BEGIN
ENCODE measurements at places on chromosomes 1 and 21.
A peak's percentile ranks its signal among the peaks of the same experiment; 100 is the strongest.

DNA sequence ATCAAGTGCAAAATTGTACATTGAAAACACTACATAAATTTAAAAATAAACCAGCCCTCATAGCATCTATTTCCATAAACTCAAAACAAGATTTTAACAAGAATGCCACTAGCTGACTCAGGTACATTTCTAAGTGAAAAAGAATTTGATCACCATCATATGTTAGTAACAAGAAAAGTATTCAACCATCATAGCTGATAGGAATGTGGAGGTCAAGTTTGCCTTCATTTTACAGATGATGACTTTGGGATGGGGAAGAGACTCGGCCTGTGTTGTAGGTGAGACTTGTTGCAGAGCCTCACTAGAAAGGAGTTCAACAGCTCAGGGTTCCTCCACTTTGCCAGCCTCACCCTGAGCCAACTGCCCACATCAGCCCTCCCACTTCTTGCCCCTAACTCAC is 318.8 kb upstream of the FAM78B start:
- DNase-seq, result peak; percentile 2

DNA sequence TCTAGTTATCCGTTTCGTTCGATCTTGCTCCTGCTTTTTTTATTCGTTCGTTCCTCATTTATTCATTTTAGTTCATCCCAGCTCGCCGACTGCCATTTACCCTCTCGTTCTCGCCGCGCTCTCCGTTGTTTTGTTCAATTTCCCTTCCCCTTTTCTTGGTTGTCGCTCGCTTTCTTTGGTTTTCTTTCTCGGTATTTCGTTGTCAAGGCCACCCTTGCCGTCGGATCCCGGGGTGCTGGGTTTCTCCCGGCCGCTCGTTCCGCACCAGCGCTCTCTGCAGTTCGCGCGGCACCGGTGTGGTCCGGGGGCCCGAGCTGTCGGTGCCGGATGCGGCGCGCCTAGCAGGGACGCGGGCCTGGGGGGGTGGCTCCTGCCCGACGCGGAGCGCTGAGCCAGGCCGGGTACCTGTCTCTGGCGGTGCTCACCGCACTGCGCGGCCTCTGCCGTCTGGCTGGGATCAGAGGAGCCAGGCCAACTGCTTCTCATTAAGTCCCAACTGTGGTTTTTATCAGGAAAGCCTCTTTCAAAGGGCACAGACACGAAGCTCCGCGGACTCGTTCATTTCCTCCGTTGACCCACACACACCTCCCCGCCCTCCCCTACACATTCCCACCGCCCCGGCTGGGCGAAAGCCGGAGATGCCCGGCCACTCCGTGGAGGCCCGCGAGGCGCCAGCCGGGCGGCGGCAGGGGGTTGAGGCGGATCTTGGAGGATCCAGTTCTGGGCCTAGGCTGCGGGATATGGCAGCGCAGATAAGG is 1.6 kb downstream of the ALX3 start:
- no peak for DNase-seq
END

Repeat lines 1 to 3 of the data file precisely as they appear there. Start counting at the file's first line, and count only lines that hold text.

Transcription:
ENCODE measurements at places on chromosomes 1 and 21.
A peak's percentile ranks its signal among the peaks of the same experiment; 100 is the strongest.

DNA sequence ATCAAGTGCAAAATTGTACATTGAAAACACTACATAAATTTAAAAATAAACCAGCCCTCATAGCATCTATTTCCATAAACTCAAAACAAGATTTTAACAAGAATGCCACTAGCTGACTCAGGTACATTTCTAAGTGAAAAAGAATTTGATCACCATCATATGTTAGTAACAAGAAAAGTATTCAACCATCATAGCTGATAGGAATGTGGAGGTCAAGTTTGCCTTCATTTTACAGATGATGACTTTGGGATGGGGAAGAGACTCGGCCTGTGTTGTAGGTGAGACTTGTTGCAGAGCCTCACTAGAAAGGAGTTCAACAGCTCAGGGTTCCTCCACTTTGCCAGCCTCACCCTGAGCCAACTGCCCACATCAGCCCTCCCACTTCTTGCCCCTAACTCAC is 318.8 kb upstream of the FAM78B start: